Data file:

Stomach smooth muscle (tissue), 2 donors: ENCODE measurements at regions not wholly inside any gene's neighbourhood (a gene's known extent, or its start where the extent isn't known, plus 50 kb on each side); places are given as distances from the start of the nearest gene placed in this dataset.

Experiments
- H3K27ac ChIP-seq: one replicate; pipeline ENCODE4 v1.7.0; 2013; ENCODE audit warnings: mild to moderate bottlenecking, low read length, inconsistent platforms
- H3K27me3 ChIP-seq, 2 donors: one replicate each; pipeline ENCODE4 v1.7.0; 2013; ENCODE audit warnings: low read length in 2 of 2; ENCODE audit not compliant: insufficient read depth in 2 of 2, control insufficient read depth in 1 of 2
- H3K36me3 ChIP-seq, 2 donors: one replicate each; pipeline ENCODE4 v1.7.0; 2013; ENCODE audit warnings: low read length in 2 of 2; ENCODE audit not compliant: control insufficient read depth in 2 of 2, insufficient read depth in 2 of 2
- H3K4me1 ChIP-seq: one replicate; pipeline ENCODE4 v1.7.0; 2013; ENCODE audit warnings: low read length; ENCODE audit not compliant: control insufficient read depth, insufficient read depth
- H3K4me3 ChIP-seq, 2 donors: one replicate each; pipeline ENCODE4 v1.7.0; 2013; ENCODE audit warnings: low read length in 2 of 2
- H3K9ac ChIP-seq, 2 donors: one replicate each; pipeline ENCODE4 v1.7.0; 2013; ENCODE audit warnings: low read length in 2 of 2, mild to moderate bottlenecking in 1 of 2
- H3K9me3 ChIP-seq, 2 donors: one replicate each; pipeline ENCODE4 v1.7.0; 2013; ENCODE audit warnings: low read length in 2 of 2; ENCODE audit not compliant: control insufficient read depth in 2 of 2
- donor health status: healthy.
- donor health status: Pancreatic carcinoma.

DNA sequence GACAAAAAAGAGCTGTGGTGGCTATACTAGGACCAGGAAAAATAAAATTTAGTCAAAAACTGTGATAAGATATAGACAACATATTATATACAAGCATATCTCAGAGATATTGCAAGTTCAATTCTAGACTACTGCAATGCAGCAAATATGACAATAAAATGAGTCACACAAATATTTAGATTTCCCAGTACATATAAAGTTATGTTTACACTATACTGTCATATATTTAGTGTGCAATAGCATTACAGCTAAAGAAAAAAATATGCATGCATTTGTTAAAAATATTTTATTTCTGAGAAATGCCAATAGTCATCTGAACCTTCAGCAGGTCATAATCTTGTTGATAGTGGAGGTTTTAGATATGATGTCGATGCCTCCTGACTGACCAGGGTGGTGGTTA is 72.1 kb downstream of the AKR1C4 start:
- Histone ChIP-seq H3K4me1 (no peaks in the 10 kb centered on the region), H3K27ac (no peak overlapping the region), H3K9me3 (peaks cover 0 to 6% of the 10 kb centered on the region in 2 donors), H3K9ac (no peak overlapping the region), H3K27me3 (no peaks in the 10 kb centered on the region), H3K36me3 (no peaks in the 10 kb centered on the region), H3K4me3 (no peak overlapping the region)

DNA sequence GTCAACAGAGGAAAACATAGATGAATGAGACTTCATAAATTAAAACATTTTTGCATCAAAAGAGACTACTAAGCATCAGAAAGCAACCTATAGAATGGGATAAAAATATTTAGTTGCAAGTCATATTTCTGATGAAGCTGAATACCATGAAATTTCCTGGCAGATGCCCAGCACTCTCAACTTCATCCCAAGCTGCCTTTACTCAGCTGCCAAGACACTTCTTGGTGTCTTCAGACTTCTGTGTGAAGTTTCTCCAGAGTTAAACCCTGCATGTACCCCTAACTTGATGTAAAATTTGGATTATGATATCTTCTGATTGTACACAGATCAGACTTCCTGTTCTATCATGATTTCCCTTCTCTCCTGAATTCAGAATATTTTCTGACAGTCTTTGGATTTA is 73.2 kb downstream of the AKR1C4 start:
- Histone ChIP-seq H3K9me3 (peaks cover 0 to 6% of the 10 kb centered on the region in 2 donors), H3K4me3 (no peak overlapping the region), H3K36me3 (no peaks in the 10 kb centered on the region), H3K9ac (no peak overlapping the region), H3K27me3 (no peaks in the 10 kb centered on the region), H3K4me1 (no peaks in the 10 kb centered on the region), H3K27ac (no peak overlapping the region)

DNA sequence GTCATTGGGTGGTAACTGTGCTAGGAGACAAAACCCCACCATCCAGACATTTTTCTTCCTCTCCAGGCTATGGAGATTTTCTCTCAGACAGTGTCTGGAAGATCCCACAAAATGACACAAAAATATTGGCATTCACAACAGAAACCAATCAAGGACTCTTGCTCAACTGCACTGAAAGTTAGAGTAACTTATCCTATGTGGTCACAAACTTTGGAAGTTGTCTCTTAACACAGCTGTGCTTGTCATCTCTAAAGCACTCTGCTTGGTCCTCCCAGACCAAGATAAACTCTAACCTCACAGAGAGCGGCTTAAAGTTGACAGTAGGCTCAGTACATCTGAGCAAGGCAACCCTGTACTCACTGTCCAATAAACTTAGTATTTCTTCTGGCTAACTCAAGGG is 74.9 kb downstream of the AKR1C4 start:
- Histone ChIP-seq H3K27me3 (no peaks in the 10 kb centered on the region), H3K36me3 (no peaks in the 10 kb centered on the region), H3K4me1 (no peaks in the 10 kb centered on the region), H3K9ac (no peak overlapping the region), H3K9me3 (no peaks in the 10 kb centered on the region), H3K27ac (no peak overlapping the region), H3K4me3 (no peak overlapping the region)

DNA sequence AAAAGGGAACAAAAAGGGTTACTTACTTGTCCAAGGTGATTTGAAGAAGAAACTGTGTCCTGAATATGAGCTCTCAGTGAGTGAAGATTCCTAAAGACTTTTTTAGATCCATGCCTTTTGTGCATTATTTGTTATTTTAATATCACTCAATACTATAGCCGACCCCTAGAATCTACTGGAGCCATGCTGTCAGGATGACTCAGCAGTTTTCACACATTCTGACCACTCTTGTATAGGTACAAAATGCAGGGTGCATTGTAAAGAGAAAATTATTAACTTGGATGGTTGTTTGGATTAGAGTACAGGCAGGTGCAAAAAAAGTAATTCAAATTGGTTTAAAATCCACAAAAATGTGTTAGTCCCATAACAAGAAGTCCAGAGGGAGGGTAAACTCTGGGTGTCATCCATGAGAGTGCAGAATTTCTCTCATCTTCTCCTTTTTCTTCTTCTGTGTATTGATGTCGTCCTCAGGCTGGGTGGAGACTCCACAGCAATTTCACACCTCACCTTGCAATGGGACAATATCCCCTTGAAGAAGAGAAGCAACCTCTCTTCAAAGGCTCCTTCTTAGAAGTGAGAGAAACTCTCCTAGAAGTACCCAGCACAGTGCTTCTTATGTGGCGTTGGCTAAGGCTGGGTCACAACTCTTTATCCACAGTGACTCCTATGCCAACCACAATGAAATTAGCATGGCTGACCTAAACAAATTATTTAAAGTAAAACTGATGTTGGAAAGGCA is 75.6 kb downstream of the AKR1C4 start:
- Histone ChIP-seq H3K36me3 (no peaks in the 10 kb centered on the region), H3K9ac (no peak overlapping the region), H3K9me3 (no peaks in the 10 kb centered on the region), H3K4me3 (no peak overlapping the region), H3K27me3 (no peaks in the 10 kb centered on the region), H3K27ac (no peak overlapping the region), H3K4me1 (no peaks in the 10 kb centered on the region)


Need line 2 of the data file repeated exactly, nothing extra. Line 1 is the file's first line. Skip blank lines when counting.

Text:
Experiments